Dave Khan, leader of Vancouver “medieval fantasy” folk-metallers Scythia, admits that his band is a slightly odd fit for September 5’s Black Path of America Tour show in Lotusland, which will feature Norway’s Vreid and Montreal’s Necronomicon.
But the funny thing is, black-metalheads seem to like us,” Khan tells the Straight by phone. “I think why that is, is that there are two types of black-metalheads. There’s the ones who are genuinely interested in evil and the occult, and then there’s guys that are just really big nerds like us, because in black metal, they do the whole costume thing, too. So it’s more of a nerd-fetish thing goin’ on.”
Khan has his band perform in costume all the time now, with the level of theatricality adjusted depending on the audience. “We can go from basically just telling jokes in armour to complete theatre between songs. One time there was a whole battle scene, and I was dressed up in full plate-metal armour and had a sword fight with this guy on-stage, using theatre-grade swords. But if it’s at a bar we’re unfamiliar with, in the middle of Alberta, say, we might be more inclined to keep that to a minimum.”
Such will be the case at Scythia’s upcoming Rickshaw gig, Khan adds. “We don’t want to steal the show in our direction!”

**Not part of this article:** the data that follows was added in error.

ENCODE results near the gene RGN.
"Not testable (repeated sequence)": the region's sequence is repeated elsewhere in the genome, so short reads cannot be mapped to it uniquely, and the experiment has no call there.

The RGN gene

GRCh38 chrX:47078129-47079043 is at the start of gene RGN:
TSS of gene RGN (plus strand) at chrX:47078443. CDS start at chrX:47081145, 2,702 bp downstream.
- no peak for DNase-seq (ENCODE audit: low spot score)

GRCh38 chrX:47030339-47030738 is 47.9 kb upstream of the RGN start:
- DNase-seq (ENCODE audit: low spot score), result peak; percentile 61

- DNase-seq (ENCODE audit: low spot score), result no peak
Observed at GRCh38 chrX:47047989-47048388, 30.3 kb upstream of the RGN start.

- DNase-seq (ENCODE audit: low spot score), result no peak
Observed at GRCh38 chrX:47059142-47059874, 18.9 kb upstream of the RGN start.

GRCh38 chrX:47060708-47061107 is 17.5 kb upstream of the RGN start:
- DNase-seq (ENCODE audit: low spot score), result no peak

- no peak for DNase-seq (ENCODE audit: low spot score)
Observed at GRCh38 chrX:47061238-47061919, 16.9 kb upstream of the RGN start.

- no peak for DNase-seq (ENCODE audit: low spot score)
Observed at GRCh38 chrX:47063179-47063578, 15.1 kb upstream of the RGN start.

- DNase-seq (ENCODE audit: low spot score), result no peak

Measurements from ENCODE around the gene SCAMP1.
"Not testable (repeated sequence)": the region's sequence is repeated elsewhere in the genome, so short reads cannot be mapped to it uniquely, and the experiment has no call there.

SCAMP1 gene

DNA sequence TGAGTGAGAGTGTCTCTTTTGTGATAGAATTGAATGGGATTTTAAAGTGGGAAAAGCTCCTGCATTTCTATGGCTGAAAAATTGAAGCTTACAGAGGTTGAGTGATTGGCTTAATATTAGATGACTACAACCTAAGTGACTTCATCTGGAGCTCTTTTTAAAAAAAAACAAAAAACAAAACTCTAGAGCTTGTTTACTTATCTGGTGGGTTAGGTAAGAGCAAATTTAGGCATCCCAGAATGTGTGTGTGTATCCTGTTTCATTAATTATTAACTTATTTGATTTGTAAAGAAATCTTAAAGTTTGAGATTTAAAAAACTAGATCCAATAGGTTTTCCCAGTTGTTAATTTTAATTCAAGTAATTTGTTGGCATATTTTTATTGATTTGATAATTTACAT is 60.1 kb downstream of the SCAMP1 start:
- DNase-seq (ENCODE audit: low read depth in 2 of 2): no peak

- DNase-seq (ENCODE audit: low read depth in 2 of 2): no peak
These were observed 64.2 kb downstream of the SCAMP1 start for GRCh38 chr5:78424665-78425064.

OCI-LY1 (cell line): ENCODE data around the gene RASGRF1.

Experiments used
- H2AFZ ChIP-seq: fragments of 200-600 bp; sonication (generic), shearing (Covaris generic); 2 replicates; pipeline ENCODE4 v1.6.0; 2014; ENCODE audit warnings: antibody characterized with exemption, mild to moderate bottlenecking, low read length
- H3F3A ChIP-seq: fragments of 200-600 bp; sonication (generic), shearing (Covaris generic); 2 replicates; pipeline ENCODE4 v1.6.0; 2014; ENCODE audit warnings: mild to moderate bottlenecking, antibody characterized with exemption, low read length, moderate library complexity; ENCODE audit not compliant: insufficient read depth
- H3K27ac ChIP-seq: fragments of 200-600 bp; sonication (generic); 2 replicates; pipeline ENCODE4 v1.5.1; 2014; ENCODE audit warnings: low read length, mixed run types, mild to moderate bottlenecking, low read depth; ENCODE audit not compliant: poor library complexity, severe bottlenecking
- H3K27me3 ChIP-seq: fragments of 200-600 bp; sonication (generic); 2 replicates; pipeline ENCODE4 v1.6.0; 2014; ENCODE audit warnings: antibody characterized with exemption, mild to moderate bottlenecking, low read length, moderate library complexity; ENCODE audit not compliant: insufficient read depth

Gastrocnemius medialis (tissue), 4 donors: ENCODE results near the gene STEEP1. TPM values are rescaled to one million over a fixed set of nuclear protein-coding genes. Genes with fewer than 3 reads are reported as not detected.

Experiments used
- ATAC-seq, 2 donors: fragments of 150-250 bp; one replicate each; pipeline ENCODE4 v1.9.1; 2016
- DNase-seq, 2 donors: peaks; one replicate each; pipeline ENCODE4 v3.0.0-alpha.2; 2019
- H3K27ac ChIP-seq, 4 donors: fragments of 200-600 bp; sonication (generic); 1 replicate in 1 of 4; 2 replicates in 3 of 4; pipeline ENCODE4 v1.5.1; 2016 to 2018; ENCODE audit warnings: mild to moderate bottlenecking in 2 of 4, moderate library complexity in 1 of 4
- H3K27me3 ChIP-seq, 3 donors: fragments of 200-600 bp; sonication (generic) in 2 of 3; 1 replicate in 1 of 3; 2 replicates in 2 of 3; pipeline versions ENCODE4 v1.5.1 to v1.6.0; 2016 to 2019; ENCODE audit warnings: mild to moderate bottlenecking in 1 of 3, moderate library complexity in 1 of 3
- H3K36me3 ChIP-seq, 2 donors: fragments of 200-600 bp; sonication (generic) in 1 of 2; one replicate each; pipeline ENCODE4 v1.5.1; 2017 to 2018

Musically, Scythia has a proggy, ’70s-centric sound that doesn’t skimp on guitar solos. While an earlier incarnation boasted a fiddle, the band’s nonmainstream metal instrument du jour is the oboe. Morgan Zentner, credited with “oboe of death” on its new album, …of Exile, is a unique character, Khan reports.
“She really had a lot of drive to bring the oboe into metal—something she had said had never been done before, except for symphonic metal,” he says of her joining Scythia. “So I said, ‘I’ll take a stab at writing some oboe parts, or adapting the fiddle parts into oboe,’ and realized that it worked very well for live performance. The oboe really has a piercing quality that can cut through the mix and sound like a lead guitar, or it can back off and form this really atmospheric, woodwind sound in some of the softer passages.”
…of Exile is a concept album, augmented by cinematic between-song sound effects from North Van movie-industry guy James Wallace.
“It’s about a king who is overthrown by his most trusted counsellor and thrown into the gutter, exiled,” Khan recounts. “A group of his most loyal knights is exiled separately, and they end up finding him in the forest—but he’s gone a bit mad. They realize that the sword that he’s carrying was the sword that brought him to power in the first place, but it’s also possessed his mind. So then the king has a battle with his attachment to this sword, and ends up casting it away. It’s only by relinquishing the sword the king is able to band together with the knights to reclaim the throne.”
With its mythic resonances, …of Exile could easily be seen as a kind of “Joseph Campbell rock”, with maybe a pinch of King Lear for added flavour. But beware of an overly phallic reading of that sword: Khan sees “The king’s attachment to the sword as a metaphor for human attachment to external things that they feel bring them power but in the end drain them.”
Scythia plays the Rickshaw Theatre on Monday (September 5).